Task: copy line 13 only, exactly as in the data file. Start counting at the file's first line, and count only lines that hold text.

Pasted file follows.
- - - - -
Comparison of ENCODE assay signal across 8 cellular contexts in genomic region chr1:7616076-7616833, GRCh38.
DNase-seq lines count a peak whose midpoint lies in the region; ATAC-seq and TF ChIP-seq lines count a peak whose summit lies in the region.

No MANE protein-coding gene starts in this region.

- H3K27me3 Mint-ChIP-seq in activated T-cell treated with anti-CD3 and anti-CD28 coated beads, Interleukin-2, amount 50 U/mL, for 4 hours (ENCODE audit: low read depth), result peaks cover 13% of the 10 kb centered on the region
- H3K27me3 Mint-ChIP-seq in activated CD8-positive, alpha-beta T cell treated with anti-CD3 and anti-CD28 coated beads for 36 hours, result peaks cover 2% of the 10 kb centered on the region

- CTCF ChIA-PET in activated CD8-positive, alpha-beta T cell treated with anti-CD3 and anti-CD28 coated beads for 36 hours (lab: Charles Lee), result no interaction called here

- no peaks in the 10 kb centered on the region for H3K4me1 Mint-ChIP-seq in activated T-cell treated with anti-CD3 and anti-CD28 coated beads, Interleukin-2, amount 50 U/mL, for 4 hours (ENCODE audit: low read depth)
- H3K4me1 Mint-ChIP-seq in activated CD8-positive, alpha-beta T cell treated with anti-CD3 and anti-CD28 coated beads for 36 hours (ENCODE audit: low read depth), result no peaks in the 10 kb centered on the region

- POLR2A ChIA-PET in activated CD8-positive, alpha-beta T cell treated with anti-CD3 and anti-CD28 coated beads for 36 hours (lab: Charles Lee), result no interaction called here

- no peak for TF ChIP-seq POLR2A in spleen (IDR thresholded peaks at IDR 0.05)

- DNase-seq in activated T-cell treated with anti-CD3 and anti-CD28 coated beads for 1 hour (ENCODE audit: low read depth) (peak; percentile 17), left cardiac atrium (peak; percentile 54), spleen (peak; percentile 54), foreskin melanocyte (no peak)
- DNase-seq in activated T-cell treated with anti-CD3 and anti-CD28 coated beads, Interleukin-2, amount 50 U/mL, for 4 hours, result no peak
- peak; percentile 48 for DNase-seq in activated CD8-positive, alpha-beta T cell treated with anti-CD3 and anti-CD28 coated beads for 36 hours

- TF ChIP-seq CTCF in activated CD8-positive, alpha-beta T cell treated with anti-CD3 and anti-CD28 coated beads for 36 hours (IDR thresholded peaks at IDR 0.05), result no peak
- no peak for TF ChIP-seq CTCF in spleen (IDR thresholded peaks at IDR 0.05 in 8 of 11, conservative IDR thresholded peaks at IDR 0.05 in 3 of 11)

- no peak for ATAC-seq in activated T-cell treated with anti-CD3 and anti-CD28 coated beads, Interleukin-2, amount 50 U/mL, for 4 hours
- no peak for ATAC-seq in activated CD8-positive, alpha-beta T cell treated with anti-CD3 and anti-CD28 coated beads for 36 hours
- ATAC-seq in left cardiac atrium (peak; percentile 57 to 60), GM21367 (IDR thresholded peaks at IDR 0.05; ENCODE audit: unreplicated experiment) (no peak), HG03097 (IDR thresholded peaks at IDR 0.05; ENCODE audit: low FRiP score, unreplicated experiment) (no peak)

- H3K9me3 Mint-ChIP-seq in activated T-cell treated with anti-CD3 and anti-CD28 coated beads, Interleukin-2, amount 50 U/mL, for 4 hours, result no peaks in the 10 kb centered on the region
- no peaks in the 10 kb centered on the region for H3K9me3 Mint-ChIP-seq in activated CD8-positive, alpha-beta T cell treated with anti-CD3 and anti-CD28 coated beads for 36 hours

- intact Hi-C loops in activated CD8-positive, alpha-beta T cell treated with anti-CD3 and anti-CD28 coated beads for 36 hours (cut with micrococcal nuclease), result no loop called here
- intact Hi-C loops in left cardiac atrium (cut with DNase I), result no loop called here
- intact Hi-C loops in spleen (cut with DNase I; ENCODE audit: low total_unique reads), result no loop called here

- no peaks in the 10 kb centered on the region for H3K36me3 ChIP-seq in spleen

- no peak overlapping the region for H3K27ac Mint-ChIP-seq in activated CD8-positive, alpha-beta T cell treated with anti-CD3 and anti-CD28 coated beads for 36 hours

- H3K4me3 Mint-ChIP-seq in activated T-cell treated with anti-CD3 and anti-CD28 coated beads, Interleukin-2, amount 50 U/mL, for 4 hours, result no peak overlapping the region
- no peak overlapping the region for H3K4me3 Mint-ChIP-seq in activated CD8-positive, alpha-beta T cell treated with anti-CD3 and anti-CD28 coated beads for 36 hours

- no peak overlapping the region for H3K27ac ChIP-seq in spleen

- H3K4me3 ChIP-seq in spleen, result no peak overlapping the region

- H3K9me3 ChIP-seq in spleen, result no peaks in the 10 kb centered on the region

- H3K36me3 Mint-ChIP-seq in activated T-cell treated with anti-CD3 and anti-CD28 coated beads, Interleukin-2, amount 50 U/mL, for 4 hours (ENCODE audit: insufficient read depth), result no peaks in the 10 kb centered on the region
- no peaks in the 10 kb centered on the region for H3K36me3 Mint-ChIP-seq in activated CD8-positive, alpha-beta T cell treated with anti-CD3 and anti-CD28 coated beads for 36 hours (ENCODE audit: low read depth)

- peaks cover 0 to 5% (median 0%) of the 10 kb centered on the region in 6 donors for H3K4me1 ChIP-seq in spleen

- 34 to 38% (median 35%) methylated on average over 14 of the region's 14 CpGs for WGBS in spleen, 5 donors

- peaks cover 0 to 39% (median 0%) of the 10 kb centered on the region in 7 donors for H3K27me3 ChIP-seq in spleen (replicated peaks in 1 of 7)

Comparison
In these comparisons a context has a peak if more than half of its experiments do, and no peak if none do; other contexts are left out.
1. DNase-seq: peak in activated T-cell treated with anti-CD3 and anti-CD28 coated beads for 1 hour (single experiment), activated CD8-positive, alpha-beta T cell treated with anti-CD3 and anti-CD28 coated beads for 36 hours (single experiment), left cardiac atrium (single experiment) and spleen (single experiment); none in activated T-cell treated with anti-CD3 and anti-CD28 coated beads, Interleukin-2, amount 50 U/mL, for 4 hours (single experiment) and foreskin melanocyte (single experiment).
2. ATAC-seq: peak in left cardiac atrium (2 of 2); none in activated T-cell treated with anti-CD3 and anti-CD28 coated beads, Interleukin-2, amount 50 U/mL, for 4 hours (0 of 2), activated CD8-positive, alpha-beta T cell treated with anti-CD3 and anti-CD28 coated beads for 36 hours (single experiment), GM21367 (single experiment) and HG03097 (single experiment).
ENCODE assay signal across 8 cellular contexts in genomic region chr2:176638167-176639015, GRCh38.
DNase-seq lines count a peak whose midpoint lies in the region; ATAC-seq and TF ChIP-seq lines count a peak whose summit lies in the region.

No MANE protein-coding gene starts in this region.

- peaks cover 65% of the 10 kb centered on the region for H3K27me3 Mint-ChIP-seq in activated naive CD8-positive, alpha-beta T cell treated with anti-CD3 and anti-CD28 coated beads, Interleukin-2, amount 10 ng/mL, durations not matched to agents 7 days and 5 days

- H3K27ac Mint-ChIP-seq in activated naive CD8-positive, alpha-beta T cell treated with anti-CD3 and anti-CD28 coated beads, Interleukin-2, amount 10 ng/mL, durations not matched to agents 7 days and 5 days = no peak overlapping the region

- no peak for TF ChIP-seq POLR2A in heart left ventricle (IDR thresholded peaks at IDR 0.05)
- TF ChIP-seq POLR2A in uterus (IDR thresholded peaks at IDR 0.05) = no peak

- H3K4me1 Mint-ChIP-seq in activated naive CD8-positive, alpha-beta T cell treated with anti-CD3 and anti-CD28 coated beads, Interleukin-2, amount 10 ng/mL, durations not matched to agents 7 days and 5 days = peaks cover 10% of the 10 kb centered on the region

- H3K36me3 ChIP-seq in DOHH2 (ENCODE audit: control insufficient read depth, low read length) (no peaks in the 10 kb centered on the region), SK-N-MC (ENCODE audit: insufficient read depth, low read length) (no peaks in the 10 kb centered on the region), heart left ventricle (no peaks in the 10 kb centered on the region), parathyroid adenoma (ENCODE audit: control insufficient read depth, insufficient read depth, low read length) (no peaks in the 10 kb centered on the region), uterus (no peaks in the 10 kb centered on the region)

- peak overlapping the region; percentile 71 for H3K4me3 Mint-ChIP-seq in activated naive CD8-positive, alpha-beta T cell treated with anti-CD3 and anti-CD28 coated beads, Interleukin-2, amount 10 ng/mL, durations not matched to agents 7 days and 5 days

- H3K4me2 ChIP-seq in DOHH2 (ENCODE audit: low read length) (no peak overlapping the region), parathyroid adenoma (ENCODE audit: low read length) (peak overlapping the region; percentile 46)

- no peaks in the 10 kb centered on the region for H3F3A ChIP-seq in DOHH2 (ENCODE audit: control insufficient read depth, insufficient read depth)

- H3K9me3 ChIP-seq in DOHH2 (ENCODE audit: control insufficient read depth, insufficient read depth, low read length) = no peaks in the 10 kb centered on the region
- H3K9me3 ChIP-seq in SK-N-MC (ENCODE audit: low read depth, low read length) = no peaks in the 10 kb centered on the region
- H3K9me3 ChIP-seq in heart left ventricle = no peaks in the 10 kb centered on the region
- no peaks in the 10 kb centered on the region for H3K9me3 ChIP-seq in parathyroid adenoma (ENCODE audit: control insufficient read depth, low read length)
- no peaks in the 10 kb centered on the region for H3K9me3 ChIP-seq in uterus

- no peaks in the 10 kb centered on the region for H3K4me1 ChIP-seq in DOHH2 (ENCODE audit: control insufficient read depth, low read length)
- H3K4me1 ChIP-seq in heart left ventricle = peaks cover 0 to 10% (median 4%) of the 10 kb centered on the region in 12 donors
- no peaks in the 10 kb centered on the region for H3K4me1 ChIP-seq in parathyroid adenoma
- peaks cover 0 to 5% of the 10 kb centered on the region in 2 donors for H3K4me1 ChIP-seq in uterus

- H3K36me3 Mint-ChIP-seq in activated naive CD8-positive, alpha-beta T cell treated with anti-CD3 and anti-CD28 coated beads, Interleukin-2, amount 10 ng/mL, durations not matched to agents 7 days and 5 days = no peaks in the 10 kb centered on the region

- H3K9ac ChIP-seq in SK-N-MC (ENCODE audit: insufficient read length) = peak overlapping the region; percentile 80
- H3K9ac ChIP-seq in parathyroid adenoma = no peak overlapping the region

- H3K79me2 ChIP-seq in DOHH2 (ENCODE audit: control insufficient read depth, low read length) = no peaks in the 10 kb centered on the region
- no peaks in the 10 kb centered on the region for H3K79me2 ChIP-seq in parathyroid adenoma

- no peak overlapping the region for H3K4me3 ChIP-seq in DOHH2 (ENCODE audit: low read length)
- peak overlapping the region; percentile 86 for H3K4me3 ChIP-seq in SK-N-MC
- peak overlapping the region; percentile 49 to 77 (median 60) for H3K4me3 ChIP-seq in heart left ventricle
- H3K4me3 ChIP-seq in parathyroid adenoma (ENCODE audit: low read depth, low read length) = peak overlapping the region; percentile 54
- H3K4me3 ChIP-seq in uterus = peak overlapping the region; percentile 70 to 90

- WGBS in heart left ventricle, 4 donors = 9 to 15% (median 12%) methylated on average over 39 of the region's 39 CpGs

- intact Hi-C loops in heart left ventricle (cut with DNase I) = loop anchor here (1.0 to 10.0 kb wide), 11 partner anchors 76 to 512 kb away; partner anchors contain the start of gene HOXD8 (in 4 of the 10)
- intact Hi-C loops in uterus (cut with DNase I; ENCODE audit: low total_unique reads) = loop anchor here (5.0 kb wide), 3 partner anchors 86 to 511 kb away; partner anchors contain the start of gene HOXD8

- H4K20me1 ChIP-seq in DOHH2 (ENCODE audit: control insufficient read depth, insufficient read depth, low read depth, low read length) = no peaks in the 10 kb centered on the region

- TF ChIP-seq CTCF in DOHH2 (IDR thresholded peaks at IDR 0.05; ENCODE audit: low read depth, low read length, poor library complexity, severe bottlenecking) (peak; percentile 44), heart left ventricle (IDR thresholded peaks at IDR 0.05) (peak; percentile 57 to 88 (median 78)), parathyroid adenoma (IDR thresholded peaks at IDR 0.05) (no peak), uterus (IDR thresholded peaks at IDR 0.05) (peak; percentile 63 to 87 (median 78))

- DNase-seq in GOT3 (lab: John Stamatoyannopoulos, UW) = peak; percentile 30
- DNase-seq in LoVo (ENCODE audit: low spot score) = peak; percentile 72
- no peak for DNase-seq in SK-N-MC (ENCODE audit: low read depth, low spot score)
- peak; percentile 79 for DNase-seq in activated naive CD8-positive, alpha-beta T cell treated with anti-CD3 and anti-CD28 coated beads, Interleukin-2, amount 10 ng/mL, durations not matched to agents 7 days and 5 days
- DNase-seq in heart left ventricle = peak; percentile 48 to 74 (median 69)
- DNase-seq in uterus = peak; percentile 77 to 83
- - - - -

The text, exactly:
- peak; percentile 48 for DNase-seq in activated CD8-positive, alpha-beta T cell treated with anti-CD3 and anti-CD28 coated beads for 36 hours